Weekly Reflections

Weekly Reflections on Justice are written by the Columban Center for Advocacy and Outreach staff, volunteers, interns, and visiting Columban Missionaries. We hope these reflections help to guide you on your own spiritual journey working toward justice, peace, and the integrity of creation.

  • Every Voice Matters: Meeting Your Members of Congress at Home!

    Participants from our Advocacy Immersion Week visited their Congressional representatives to discuss compassionate immigration policies.

    In a recent survey of congressional staffers, 94% said ‘in-person visits from constituents’ have ‘some’ or ‘a lot’ of influence on an undecided lawmaker. Members of Congress listen when you visit them. Your voice matters!


  • On the Border of Hope: Two Trips to the US/Mexico Border

    Monica and her border trip companions visiting with Jorge.

    In his letter Bishop Mark Seitz reminds us that “every human being bears within him or her the image of God, which confers upon us a dignity higher than any passport or immigration status.” This applies to not only migrants but also border patrol agents, deportation agents and deported persons, judges, and lawyers. Each one of us is a child of God.

  • Let Love and Faith Move You

    St. Mary's Catholic Church youth community (Victoria is in the pink tutu)

    In tiring times like these our fear can trap us, but our faith demands that we get busy being the best neighbor we can be. And when our work at times seem small, we know that love compels us forward anyway and that, ultimately, Christ will restore us...

  • A Small Boat in the Storm

    This past weekend, we all began celebrations for the Fourth of July—the day of our country’s independence. People come from all over the country to celebrate here in Washington, D.C. Though I should be celebrating, I can’t help but think about what else is happening here in our nation’s capital. Day after day, the Columban Center and our partner organizations defend the rights of the poor and vulnerable before policy-makers and government officials. Now, more than ever, it seems those communities are not being supported and are under attack...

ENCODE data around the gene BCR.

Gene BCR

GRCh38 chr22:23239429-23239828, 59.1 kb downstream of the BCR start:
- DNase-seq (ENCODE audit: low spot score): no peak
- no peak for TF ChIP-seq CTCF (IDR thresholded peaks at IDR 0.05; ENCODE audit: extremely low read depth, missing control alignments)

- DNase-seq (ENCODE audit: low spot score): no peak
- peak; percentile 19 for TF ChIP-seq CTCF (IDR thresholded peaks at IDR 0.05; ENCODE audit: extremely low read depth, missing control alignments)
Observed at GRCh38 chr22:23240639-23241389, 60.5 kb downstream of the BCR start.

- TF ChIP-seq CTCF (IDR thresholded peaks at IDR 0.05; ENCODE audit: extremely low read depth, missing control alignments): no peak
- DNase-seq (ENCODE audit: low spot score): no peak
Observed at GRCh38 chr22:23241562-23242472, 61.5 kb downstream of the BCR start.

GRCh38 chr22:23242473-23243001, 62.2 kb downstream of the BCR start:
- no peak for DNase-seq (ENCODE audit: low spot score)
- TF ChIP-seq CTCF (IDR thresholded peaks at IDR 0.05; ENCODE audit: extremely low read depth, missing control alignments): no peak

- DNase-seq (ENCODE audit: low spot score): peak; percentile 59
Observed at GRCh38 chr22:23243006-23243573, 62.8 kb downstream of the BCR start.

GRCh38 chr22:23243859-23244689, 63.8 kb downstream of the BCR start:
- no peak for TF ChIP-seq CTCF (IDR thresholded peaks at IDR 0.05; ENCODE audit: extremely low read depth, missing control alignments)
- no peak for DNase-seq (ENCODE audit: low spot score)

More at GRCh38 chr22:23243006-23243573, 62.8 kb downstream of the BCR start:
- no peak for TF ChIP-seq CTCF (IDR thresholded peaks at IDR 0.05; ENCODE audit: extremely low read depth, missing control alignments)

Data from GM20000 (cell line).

• The D.C. Effect

    My first visit to Washington D.C. was a short one, three days to be exact. Before arriving, I had settled on a short list of things I needed to see in my short time here: visit the United States Holocaust Memorial Museum and the National Archives. Little did I know the profound effect visiting these places would have on me. After a tour of the Holocaust museum, I was lead into a small lobby where a poster read: “The next time you witness hatred, the next time you see injustice, think about what you saw....

  • Our Responsibility

    In Laudato Si Pope Francis reminds us, faithful servants, of our responsibility toward the environment, our common home. He reminds us that the elements of the world are connected, and he emphasizes the dignity and importance of each person, calling special attention to the connection between the poor people of the world and the environment. In Laudato Si Pope Francis offers a reflection on some of the ills that endanger our planet: various kinds of pollution, global warming...